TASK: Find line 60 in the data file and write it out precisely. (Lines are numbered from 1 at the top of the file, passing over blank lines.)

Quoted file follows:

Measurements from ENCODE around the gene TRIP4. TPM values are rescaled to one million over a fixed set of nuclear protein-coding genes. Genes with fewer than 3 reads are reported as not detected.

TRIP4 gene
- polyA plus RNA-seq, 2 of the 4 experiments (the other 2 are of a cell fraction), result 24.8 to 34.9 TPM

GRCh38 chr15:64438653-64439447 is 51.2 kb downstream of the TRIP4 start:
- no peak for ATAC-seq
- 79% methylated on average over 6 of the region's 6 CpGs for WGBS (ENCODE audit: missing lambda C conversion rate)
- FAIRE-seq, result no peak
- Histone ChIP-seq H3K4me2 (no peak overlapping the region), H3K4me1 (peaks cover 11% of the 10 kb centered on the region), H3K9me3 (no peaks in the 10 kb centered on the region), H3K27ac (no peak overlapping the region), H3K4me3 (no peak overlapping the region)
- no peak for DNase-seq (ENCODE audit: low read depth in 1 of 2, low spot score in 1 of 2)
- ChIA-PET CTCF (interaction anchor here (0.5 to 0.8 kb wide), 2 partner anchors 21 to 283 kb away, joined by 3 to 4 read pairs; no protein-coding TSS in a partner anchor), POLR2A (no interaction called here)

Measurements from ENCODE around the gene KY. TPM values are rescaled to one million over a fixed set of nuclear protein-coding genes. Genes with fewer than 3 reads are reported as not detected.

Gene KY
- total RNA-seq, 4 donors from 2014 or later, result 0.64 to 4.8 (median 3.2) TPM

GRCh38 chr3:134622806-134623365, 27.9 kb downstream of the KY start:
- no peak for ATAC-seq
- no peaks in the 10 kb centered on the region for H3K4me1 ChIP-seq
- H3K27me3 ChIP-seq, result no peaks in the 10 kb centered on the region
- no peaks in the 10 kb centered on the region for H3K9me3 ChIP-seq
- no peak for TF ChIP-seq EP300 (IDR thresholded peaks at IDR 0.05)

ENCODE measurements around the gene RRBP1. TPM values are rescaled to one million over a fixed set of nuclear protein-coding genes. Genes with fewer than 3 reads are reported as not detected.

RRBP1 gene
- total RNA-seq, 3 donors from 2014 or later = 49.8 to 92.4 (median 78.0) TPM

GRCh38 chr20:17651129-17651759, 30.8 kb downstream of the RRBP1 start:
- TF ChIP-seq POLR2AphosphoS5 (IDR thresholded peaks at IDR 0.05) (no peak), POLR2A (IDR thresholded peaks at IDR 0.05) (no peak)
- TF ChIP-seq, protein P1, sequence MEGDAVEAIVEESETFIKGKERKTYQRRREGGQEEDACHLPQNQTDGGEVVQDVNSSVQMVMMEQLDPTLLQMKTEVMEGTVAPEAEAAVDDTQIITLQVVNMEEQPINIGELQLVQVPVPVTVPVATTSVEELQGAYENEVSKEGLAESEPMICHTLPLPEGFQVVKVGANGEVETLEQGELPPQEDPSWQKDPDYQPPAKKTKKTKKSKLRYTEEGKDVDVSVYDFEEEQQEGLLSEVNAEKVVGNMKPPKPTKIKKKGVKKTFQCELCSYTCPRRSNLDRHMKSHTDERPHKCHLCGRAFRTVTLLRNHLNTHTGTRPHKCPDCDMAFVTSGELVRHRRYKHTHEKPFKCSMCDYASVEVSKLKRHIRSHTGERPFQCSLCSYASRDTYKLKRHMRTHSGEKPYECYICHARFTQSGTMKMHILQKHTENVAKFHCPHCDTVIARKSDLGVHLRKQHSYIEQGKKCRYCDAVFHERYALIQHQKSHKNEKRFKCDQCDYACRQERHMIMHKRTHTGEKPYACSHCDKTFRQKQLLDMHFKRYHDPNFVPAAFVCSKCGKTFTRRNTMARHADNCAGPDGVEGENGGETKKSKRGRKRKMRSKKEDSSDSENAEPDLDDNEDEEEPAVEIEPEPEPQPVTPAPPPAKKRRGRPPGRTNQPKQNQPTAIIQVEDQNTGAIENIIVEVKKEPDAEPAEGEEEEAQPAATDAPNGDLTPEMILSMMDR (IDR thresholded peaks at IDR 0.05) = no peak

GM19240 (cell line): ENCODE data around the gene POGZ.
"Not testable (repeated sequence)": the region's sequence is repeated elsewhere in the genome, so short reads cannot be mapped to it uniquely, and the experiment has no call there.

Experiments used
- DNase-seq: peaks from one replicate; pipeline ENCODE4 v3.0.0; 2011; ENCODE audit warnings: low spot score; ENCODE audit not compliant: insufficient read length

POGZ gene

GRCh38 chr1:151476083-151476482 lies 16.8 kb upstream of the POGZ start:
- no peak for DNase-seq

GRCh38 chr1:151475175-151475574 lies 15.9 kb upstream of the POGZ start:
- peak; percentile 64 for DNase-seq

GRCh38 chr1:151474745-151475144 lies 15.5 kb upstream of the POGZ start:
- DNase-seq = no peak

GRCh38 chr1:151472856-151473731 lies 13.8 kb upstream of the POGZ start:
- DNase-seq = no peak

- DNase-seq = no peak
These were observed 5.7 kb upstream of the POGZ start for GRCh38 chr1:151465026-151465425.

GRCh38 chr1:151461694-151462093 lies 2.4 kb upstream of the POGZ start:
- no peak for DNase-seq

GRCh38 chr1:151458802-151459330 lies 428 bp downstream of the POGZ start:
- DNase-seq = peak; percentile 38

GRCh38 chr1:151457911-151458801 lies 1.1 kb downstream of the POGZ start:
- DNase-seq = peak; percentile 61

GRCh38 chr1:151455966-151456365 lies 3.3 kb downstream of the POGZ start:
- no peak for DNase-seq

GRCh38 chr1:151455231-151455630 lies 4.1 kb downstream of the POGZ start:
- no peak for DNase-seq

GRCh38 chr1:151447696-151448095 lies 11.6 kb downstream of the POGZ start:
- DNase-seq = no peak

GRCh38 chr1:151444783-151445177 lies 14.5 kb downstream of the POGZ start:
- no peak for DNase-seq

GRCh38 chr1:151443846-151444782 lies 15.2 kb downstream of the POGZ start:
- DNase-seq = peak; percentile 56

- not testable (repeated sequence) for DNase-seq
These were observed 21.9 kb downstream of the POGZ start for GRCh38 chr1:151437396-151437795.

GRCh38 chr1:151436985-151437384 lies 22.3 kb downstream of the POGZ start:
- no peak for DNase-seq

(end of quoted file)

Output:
- no peak for DNase-seq